Most of today’s AI agents are handicapped by a common problem. While we’ve done a good job developing systems to operate in known conditions they’ve experienced before, most systems aren’t designed to operate outside of their singular use. Think of a manufacturing environment where a system inspects product for defects. The product is moved into position, an optics system scans the product for defects, and the process is repeated again and again. What today’s AI agents aren’t terribly skilled at is taking a totally foreign environment and making actionable decisions based on what it finds. Now, computer science researchers at the University of Texas have taught an AI system to take a few quick glances and infer the surrounding environment. This is how our brains process visual cues and something that was previously thought to belong solely in the human realm.
How does the system work?
The researchers, led by professor Kristen Grauman, Ph.D., Dinesh Jayaraman, and Santhosh Ramakrishnan used deep learning (inspired by our brain’s neural networks) to train their system by showing it 360-degree images of various environments. When presented with an unknown scene, the AI agent chooses a few glimpses of the environment to capture – typically accounting for less than 20 percent of the full image. What makes the new system so unique is in the way it chooses which glimpses of the scene it’s going to use. After taking an initial shot, the system then predicts where in the scene it can “look” next to gather the most useful new information to succeed in perception tasks. Based on these glimpses, the agent is able to infer what it might have seen if it had looked in all available directions.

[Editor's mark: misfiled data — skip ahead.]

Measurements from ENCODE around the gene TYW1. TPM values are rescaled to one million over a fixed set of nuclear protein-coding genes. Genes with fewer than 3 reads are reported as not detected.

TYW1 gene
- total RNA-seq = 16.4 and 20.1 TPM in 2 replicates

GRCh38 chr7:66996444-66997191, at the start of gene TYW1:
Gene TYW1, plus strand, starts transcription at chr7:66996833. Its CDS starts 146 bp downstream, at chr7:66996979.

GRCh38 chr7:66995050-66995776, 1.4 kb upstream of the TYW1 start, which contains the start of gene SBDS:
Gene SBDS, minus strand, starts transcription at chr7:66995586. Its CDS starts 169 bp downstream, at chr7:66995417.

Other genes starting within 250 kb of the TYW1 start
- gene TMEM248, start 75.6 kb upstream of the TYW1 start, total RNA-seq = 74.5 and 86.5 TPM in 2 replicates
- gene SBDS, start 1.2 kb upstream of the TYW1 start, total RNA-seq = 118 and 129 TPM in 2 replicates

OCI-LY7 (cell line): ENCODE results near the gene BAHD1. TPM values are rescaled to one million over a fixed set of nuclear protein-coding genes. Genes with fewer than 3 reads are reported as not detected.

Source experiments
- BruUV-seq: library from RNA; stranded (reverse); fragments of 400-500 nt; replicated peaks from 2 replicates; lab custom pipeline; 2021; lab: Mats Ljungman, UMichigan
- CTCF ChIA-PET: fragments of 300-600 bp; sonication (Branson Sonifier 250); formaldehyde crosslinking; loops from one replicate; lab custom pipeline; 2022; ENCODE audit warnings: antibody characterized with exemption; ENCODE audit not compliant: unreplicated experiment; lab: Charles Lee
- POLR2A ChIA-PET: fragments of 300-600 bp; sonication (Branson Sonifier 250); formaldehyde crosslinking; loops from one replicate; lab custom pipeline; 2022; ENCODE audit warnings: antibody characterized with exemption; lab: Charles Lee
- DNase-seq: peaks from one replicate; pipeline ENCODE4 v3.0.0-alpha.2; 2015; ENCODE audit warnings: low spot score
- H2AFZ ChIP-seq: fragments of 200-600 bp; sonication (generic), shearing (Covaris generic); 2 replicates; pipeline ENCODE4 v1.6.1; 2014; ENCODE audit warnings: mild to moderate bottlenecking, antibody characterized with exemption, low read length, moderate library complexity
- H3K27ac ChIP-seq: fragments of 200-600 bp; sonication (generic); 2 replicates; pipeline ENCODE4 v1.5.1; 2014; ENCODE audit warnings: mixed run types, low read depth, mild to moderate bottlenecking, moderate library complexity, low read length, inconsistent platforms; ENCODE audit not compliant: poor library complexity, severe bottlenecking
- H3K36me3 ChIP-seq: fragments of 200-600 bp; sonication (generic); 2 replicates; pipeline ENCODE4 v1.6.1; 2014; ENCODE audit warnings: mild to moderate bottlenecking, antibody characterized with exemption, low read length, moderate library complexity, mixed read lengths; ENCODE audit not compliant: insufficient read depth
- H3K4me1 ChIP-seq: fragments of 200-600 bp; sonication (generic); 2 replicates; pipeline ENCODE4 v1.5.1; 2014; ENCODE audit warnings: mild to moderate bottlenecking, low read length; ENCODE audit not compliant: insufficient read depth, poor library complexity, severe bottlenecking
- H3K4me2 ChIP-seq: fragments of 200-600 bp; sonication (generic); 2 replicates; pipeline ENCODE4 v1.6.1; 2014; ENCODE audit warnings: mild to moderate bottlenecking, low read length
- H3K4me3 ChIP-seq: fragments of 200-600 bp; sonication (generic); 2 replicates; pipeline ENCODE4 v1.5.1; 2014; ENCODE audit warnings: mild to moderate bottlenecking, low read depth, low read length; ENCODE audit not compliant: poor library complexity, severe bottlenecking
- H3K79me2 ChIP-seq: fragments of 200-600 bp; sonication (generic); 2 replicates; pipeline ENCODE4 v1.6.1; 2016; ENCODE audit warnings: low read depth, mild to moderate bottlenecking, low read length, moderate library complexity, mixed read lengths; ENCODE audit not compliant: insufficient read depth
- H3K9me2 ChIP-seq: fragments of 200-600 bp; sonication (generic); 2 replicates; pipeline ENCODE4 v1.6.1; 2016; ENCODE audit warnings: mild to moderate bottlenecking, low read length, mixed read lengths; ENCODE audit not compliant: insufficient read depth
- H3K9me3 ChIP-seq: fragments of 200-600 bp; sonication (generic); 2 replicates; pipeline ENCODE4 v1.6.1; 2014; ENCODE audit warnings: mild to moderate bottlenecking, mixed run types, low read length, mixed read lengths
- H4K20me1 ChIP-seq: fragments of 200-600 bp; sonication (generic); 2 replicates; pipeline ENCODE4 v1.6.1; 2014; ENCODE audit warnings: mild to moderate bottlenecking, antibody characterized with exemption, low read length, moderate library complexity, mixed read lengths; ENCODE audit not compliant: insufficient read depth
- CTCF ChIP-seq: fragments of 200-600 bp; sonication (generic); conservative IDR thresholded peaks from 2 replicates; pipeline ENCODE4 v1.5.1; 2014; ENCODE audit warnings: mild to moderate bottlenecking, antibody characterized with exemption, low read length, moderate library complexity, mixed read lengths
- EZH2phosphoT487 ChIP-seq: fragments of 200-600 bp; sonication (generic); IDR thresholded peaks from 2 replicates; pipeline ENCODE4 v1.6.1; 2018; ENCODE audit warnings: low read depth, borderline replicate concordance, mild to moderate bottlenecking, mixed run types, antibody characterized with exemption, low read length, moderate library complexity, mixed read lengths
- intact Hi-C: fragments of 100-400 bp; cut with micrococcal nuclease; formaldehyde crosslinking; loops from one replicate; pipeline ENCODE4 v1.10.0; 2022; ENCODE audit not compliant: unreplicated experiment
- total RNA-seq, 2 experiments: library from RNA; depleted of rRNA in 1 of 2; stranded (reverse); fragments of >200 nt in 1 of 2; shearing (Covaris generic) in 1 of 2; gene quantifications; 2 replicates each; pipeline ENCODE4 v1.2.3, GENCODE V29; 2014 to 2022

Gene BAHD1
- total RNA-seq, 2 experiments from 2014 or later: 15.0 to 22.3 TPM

The agent works in a similar way as someone who finds themselves in a grocery store they’ve never visited before. If you were standing next to the apples, you can generally guess that there are oranges, bananas, and grapes nearby, but you’d likely have to look in a different direction to find the bread. Likewise, the agent makes intelligent guesses and uses them to reconstruct a full 360-degree image of the surroundings.
With the help of a few supercomputers, it took the researchers approximately a day to train their AI agent through a process known as reinforcement learning. At the current time, the system works like a person who’s stuck in place, however, researchers have plans to integrate the system in a fully mobile robotic platform to be used in search and rescue or disaster-response situations.
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